The mnemonic, 13231, helps you remember ten useful tests for the convergence or divergence of an infinite series. Breaking it down gives you a total of 1 + 3 + 2 + 3 + 1 = 10 tests.

First 1: The nth term test of divergence

For any series, if the nth term doesn't converge to zero, the series diverges.

Second 1: The nth term test of convergence for alternating series

The real name of this test is the alternating series test. However, it's referred to here as the nth term test of convergence for two good reasons: because it has a lot in common with the nth term test of divergence, and because these two tests make nice bookends for the other eight tests.

An alternating series will converge if 1) its nth term converges to 0, and 2) each term is less than or equal to the preceding term (ignoring the negative signs).

Note the following nice parallel between the two nth term tests: With the nth term test of divergence, if the nth term fails to converge to zero, then the series must fail to converge, but it is not true that if the nth term does converge to zero, then the series must converge. With the alternating series nth term test, it's the other way around (sort of). If the test succeeds, then the series must converge, but it is not true that if the test fails, then the series must fail to converge.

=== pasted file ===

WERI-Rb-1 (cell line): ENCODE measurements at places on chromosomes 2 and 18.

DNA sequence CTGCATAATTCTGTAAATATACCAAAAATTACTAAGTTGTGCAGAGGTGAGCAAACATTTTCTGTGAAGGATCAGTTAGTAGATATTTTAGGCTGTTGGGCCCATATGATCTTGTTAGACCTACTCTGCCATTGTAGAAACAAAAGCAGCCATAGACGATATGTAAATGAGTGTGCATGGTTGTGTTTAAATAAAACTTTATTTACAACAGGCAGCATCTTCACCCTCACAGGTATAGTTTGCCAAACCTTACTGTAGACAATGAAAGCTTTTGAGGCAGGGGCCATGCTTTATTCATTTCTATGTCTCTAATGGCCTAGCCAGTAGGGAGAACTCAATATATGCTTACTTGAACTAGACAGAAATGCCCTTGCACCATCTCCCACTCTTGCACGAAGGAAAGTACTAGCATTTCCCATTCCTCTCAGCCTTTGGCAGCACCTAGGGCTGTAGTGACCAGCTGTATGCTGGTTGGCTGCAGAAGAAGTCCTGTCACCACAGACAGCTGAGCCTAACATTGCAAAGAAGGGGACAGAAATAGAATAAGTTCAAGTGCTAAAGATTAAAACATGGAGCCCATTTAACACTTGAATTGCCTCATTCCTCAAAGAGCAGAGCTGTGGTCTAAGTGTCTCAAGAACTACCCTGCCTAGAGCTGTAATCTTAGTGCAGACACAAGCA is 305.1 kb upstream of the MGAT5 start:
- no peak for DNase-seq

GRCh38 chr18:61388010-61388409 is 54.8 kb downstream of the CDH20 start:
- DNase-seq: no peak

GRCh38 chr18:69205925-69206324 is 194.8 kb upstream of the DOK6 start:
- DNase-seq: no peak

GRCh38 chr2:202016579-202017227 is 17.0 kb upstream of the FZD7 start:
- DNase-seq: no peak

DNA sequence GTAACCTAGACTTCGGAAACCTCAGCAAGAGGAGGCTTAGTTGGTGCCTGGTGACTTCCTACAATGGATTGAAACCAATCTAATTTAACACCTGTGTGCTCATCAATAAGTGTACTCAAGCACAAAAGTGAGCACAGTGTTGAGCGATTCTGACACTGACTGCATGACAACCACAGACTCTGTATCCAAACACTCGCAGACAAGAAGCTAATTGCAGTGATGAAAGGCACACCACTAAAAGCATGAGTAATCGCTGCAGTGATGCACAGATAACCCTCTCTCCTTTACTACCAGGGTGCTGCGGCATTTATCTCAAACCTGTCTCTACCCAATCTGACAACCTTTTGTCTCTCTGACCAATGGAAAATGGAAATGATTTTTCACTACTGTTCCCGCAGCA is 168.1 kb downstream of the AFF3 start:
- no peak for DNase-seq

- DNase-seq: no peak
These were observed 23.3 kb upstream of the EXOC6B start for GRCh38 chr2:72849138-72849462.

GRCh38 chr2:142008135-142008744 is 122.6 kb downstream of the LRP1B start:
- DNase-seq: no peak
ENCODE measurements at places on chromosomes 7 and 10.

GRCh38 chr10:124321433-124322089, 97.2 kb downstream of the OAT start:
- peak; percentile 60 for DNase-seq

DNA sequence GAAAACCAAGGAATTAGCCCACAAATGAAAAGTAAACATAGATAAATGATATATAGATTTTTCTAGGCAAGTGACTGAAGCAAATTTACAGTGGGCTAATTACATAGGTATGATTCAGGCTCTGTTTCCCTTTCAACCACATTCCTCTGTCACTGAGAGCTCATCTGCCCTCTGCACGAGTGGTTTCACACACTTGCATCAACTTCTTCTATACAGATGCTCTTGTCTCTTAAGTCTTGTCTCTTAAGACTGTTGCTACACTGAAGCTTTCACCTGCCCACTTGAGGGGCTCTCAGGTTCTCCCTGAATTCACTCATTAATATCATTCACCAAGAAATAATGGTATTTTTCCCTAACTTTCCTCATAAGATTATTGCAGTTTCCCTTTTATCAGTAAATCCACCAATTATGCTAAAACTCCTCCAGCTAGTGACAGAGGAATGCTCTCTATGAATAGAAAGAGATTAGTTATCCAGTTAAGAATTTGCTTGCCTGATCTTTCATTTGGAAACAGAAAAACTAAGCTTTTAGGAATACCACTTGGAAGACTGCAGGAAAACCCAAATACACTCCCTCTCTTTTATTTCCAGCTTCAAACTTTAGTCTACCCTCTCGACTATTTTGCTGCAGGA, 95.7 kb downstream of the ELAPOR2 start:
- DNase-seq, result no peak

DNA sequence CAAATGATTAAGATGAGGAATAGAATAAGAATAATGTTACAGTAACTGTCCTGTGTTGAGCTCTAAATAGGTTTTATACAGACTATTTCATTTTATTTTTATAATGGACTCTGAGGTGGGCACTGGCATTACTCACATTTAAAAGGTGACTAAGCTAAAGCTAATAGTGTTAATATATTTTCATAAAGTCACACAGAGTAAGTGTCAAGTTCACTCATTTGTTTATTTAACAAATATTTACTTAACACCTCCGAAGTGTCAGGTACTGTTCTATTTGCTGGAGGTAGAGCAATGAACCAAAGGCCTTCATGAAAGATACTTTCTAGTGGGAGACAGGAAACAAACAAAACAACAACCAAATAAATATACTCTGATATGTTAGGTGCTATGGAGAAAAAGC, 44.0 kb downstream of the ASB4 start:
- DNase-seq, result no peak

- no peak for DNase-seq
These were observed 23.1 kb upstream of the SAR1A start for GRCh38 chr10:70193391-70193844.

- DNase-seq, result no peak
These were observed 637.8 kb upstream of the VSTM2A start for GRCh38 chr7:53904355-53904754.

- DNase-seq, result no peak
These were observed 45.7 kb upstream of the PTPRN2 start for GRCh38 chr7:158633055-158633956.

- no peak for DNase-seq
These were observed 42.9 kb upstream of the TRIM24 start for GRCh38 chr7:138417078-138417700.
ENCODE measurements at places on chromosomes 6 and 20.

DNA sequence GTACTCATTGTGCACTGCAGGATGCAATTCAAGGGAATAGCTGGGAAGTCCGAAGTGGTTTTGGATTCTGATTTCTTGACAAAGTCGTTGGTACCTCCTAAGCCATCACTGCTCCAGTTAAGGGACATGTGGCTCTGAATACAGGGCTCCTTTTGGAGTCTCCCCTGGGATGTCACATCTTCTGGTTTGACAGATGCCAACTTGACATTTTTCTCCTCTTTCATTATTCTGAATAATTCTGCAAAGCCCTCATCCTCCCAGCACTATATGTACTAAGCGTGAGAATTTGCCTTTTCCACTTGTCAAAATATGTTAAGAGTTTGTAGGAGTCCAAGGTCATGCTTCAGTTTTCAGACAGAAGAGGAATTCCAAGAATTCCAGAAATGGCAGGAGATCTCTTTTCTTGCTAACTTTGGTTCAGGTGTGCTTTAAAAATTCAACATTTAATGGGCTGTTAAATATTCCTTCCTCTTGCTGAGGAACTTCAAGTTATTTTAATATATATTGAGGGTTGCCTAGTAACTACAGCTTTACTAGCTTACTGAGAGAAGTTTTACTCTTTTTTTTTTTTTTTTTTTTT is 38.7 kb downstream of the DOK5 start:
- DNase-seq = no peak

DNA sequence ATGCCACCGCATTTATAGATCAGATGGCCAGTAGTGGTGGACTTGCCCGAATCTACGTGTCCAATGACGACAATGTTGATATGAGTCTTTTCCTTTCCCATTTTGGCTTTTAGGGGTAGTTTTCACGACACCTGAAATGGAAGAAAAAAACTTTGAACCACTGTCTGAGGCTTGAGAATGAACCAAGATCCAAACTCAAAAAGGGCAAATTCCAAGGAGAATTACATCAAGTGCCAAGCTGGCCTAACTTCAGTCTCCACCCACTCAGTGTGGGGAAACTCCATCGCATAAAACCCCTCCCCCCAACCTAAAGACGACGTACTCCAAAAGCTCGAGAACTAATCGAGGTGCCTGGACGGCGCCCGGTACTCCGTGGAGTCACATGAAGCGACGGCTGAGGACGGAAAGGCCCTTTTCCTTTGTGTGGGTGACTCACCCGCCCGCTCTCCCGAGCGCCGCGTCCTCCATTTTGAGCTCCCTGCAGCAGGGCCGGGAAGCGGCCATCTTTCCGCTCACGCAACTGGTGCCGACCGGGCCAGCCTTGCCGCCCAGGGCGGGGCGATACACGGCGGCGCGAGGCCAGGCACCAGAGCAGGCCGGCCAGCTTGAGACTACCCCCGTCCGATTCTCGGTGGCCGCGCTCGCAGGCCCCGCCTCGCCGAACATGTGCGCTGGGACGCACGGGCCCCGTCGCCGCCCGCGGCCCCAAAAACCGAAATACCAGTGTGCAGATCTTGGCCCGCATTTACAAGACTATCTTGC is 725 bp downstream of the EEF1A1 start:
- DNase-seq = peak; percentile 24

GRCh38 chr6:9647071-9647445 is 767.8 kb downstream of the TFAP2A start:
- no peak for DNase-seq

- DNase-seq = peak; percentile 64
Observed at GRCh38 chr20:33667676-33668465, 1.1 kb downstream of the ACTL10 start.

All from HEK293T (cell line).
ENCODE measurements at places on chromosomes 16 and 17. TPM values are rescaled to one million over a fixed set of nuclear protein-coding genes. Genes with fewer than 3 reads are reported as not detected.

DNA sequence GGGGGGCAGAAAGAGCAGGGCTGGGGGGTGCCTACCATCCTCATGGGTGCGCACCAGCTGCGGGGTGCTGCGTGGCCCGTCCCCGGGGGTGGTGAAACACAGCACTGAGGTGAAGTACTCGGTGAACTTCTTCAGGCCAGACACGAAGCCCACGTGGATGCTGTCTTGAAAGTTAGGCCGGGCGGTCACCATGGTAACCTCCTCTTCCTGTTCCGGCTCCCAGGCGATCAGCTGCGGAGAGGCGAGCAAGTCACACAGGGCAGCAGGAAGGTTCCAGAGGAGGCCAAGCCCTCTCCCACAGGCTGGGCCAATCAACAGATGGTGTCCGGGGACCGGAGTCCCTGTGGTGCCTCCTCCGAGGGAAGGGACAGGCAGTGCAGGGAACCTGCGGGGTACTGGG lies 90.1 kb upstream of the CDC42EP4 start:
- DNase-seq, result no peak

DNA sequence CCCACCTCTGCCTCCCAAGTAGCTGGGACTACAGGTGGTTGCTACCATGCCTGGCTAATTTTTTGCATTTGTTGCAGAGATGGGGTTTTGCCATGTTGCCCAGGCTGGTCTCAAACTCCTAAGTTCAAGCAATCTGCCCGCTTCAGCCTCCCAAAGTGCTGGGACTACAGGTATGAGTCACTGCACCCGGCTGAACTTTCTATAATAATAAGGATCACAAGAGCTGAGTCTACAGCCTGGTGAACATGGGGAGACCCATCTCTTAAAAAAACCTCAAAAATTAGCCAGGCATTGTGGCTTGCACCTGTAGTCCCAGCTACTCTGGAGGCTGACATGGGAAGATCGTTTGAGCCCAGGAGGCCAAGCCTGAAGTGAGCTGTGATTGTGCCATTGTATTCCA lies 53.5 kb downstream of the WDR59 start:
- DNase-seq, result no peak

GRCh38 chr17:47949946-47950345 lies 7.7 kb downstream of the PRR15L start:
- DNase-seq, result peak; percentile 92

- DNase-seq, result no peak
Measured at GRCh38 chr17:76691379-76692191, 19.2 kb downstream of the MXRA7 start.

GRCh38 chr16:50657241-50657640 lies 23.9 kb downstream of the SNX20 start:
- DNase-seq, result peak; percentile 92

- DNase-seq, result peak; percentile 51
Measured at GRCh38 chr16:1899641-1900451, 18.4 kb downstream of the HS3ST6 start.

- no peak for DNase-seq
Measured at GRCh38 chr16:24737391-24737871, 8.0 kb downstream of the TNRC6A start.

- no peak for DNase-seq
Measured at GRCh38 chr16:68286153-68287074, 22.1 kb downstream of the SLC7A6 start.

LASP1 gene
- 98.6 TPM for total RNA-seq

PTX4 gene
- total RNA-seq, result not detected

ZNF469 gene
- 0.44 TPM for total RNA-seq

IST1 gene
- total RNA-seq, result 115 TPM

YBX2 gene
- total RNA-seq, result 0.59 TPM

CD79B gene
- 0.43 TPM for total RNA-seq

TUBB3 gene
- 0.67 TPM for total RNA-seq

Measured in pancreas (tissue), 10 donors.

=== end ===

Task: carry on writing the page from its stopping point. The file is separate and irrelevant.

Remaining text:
First 3: The tests for geometric, p, and telescopic series

This "3" helps you remember the three types of series that have names: geometric series (which converge if |r| < 1), p-series (which converge if p > 1), and telescoping series.

Second 3: The direct, limit, and integral comparison tests

The direct comparison test, the limit comparison test, and the integral comparison test all work the same way. You compare a given series to a known benchmark series. If the benchmark converges, so does the given series, and ditto for divergence.

The 2 in the middle: The ratio and root tests

The ratio test and the root test make a coherent pair because for both tests, if the limit is less than 1, the series converges; if the limit is greater than 1, the series diverges; and if the limit equals 1, the test tells you nothing.

About This Article

This article is from the book:

About the book authors:

Sandra Luna McCune, PhD, is professor emeritus and a former regents professor at Stephen F. Austin State University. She's now a full-time author.

Stuart Donnelly, PhD, was awarded a PhD in mathematics from Oxford University. He has prepared students for the TASC test and GED Test for the past two decades.

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